Three people enjoying an immersive, shared AR glasses experience: A live-like dance show.
Three people enjoying an immersive shared AR glasses experience: A live-like dance show.

Take these three viewers above. It looks like they’ve been treated to a very exclusive dance exhibition in some exotic place.

The same three people using AR glasses at home to watch the same dance show.
The same three people using AR glasses at home to watch the same dance show.

But they watch it all from home, on a virtual TV, through their AR glasses.

Video calling

If you love FaceTime on iPhone, you’ll love the AR Glasses version. It sounds like science fiction, but you’ll probably be able to video conference with others and see a 3D video stream of that person in front of your eyes. They’ll get the same experience. 

A close-up of a video calling experience using AR glasses.
A close-up of a video calling experience using AR glasses.

The AR glasses alone won’t be enough to deliver this experience, and you might involve other gadgets in capturing live video of you and beaming it to the other person. Maybe you’ll need the iPhone cameras to do the recording. But the AR glasses are the device that will let you access this next-gen variant of 3D FaceTime.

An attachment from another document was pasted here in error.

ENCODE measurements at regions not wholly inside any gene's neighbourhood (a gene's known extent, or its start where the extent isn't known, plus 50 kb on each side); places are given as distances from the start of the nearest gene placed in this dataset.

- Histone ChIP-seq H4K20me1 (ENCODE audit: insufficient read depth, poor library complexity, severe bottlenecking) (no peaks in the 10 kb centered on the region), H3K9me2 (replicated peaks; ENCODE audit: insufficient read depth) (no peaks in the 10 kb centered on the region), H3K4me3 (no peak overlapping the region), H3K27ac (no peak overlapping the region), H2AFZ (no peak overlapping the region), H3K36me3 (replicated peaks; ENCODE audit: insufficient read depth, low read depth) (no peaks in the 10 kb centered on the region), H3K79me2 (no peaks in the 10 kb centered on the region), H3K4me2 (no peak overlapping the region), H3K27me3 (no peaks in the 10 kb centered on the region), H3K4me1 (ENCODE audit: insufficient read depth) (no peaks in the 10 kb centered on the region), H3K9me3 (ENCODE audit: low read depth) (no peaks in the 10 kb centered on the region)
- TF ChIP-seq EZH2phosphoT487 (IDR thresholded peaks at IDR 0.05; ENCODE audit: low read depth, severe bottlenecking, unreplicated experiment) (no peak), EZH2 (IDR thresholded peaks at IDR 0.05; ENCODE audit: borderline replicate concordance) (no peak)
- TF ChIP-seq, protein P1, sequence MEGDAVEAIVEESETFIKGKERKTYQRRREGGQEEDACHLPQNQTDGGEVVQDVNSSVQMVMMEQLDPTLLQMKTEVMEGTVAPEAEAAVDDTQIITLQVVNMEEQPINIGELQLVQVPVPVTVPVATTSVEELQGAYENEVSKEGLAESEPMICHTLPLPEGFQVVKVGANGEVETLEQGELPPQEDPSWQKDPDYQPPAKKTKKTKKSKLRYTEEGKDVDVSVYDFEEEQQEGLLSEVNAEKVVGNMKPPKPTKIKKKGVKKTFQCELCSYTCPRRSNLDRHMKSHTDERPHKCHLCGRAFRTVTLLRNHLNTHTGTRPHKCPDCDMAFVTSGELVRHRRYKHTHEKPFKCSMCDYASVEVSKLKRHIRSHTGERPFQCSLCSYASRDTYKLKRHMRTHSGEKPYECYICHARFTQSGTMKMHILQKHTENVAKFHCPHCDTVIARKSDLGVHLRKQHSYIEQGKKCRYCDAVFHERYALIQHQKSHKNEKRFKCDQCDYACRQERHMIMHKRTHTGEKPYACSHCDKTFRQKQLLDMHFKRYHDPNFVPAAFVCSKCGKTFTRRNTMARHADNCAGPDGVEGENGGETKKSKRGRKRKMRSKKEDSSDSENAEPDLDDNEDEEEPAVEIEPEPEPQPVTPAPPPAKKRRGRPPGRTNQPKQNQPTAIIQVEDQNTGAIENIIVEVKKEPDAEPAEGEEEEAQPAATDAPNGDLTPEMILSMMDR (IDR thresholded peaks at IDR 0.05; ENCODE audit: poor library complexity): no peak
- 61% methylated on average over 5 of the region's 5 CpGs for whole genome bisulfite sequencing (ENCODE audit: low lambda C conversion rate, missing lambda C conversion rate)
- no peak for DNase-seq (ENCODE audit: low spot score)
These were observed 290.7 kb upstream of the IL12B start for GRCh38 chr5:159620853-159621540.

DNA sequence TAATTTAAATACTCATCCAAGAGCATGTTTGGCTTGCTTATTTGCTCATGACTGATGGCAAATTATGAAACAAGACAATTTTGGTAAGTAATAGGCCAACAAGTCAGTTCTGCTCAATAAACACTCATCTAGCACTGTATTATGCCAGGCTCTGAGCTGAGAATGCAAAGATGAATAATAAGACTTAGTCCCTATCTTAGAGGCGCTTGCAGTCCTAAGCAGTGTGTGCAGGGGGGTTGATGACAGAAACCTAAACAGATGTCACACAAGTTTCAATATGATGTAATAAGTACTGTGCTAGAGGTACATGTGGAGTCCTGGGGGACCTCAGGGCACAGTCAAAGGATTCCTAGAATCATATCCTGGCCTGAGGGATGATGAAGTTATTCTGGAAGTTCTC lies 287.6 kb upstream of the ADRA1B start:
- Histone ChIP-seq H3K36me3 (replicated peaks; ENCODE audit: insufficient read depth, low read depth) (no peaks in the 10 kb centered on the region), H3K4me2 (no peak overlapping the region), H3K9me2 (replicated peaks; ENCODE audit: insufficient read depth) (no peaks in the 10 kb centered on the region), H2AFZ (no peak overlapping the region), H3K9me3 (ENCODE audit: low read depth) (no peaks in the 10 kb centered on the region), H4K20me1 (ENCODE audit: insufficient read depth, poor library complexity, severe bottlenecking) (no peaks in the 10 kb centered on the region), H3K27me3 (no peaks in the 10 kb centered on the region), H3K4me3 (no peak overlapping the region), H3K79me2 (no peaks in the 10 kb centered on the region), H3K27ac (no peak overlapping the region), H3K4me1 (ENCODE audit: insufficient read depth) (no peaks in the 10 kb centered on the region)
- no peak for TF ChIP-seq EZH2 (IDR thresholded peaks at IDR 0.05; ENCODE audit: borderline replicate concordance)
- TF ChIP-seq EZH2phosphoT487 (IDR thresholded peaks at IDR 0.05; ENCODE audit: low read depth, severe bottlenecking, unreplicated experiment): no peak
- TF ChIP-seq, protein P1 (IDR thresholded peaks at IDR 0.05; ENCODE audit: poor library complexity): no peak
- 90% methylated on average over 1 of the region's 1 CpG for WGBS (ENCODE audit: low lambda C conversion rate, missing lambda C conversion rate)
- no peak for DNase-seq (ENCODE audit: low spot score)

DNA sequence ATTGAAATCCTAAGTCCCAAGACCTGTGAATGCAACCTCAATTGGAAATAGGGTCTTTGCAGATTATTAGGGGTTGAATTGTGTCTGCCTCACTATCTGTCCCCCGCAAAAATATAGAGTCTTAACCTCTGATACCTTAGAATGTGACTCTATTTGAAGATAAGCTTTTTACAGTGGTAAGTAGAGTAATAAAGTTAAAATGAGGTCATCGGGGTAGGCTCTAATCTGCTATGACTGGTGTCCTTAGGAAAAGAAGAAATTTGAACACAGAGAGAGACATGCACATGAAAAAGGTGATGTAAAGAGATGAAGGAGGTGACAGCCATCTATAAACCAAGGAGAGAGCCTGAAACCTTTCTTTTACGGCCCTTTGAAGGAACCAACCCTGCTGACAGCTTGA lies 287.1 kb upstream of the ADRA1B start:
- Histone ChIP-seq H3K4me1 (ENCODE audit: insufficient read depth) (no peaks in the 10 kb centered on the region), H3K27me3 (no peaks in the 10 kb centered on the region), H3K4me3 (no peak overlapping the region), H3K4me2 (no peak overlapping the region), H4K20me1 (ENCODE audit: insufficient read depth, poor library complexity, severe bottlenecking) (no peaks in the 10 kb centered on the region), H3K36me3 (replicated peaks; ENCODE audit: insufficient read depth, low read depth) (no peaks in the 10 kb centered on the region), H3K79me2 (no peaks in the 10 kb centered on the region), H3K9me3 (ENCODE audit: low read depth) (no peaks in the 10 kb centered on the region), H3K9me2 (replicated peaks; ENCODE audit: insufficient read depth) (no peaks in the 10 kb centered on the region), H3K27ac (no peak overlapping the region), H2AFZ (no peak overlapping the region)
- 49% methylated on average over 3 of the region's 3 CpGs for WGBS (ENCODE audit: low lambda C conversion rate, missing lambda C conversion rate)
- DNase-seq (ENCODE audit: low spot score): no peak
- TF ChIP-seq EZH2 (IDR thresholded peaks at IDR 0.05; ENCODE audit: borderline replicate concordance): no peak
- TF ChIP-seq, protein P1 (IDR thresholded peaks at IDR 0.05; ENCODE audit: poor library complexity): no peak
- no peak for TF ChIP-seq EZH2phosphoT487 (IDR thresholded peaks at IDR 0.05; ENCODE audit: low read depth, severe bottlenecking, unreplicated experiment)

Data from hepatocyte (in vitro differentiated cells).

A person holding a video-chat call using AR glasses instead of an iPhone-like device.
A person holding a video-chat call using AR glasses instead of an iPhone-like device.

AR glasses will make zoom calls a thing of the past once everyone in the meeting has the glasses at hand. 

Using the AR glasses for work

You already use the iPhone for work-related chores before you get to an iPad or computer. With the AR glasses, you won’t need to look for a larger display. You’ll just make one, wherever you are, to address the work-related task that’s still giving you headaches even after you’ve clocked out. 

A person using AR glasses to project a work environment at home, on top of a pool.
A person using AR glasses to project a work environment at home, on top of a pool.

The glasses will track your hands, and you’ll be able to use a combination of gestures and voice to interact with that larger canvas. You’ll zoom in and out, swipe pages, and pick and handle objects. It will be the closest thing we get to Minority Report

A zoomed-in version of a person using AR glasses for work.
A zoomed-in version of a person using AR glasses for work.

Similarly, you’ll use the AR glasses for school. And you’ll be able to share your virtual display with colleagues, whether for work or school. 

A person using an AirPods-like earphone for calls.
A person using an AirPods-like earphone for calls. Image source: Hulu

Again, the iPhone’s more advanced processing power might play a significant role in turning the AR glasses into a large computer. But the iPhone won’t leave your pocket or bag while that happens. Nor will you have to unlock the phone and press a bunch of app icons on the screen to make it happen.

The other computers in your life

Similarly, you’ll have a variety of smart devices around you. Wireless earphones will become a necessary wearable. It’s what you’ll primarily use to make calls and interact with smarter devices, whether it’s the iPhone in your pocket or the AR glasses.